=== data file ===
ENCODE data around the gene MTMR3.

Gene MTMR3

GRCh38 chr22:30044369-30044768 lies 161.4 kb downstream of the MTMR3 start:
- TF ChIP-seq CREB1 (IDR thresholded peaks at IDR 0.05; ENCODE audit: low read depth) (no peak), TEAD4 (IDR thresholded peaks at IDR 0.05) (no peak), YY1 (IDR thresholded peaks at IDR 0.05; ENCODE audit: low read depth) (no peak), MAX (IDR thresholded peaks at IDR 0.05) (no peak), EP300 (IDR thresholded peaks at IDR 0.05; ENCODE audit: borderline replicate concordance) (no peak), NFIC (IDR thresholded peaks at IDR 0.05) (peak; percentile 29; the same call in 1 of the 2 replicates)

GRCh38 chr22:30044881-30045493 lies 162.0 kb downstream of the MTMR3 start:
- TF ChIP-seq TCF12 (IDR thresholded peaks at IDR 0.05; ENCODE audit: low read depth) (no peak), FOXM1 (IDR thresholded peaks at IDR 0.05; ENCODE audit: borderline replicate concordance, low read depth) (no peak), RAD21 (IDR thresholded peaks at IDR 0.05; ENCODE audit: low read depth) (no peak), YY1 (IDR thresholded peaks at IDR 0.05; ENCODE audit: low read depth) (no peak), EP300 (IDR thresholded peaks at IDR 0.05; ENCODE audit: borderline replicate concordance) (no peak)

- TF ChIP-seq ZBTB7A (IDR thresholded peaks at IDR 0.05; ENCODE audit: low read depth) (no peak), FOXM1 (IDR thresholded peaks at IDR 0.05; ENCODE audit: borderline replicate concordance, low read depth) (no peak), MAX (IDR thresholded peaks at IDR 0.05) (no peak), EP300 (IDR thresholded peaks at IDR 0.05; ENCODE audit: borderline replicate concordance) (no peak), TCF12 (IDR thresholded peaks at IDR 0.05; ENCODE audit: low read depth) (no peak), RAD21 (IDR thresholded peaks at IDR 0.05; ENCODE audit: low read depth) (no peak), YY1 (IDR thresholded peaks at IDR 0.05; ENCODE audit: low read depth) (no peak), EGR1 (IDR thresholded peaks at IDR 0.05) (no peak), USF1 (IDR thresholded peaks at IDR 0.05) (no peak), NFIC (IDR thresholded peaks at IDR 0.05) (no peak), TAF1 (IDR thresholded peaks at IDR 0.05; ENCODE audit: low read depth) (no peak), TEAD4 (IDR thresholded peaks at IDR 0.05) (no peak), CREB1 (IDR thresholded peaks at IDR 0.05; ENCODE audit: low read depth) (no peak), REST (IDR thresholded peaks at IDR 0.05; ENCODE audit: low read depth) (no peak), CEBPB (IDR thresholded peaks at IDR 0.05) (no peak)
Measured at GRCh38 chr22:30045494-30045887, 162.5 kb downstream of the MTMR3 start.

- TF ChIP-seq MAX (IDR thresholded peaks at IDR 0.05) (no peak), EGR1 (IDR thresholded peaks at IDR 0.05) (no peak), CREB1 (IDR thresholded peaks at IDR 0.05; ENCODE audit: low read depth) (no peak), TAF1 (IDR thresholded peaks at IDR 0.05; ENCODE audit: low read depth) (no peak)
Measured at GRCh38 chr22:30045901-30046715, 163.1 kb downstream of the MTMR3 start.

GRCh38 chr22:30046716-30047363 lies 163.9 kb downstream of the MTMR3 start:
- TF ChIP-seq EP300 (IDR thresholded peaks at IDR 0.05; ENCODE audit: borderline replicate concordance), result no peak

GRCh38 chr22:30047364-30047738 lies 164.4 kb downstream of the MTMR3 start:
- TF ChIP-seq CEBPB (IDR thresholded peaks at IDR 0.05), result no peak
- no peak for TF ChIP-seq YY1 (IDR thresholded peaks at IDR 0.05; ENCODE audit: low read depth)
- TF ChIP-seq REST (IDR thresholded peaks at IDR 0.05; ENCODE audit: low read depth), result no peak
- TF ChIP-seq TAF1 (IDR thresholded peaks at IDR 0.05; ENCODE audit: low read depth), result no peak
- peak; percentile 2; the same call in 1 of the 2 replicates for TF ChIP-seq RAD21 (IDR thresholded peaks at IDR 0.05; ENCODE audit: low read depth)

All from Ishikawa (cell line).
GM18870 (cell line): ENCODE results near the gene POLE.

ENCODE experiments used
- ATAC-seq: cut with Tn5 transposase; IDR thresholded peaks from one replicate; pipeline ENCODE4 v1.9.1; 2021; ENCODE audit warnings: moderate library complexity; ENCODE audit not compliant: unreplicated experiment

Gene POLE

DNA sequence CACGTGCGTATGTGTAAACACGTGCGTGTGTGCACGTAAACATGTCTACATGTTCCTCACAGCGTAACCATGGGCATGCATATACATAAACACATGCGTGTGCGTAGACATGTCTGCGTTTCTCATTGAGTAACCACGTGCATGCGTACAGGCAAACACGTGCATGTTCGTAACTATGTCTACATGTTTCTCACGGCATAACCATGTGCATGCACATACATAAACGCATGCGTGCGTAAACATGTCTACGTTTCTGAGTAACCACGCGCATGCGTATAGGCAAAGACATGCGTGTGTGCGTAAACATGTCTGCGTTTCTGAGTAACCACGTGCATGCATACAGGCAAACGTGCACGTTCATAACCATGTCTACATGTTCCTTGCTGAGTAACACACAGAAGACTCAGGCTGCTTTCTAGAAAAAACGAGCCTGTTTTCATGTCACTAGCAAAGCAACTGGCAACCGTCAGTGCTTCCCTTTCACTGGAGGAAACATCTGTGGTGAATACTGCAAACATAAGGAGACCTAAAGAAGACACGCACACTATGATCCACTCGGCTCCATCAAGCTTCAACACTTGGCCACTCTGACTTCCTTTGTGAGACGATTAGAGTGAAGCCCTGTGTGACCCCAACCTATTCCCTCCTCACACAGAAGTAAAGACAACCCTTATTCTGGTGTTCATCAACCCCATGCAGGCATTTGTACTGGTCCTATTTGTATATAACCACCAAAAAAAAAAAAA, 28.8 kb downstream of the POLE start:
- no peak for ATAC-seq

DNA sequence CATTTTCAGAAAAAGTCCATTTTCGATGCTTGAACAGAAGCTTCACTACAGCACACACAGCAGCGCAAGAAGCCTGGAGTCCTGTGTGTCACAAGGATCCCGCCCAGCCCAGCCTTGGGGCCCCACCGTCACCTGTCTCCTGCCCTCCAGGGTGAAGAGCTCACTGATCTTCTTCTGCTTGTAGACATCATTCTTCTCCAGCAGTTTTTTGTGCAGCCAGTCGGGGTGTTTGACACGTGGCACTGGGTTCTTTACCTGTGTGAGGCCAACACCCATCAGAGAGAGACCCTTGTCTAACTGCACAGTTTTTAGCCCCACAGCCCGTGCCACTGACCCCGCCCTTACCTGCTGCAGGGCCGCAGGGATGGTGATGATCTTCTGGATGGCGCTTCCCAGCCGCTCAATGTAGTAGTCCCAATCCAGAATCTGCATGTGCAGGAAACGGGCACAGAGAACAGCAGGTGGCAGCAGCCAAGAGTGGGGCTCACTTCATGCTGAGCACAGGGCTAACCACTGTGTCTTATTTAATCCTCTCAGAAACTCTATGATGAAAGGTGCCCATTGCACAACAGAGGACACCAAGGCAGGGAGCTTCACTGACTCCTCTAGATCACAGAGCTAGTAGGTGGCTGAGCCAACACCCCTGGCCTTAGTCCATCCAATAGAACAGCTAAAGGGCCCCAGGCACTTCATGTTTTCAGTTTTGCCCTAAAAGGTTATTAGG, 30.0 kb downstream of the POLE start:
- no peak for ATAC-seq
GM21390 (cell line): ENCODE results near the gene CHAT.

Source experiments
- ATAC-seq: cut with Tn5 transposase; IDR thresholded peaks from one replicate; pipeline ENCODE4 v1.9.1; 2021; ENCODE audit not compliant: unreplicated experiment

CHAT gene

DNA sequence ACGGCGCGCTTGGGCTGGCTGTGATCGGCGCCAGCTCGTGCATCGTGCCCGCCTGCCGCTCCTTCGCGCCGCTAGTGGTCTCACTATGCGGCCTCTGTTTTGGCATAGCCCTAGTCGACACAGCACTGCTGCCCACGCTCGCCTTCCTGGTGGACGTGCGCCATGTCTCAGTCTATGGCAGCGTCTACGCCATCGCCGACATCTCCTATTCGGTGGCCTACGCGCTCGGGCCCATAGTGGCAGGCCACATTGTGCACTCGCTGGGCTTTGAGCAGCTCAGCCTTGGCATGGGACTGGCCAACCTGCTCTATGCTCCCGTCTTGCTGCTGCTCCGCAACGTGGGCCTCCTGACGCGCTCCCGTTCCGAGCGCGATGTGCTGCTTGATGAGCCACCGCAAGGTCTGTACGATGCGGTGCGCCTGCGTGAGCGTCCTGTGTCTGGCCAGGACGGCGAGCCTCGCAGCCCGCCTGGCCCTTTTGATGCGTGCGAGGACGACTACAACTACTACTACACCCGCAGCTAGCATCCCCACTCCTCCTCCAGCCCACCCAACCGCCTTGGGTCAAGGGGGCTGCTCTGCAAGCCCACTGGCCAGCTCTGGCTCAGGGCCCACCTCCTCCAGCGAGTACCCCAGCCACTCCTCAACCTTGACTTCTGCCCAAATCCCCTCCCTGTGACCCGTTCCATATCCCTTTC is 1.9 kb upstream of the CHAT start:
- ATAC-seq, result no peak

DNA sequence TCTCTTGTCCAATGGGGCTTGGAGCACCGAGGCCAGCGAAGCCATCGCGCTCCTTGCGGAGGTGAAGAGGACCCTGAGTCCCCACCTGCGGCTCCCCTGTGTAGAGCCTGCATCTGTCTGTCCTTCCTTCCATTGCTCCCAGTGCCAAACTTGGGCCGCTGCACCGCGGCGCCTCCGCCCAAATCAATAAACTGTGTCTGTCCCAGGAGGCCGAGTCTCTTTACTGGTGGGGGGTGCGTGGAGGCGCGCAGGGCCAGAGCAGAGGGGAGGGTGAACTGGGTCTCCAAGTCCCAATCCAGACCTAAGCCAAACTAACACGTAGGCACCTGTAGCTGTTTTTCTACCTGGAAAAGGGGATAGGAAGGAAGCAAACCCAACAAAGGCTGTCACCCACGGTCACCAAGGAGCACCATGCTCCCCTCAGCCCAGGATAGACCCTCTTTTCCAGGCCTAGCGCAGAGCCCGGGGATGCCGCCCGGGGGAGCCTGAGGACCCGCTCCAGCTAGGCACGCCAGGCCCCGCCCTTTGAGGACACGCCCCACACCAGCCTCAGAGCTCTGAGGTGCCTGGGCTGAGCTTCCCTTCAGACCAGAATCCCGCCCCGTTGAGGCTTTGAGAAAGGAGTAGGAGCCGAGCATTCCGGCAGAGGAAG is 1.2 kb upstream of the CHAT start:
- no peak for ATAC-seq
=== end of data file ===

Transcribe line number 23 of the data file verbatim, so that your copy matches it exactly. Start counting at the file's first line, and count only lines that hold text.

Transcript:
Gene POLE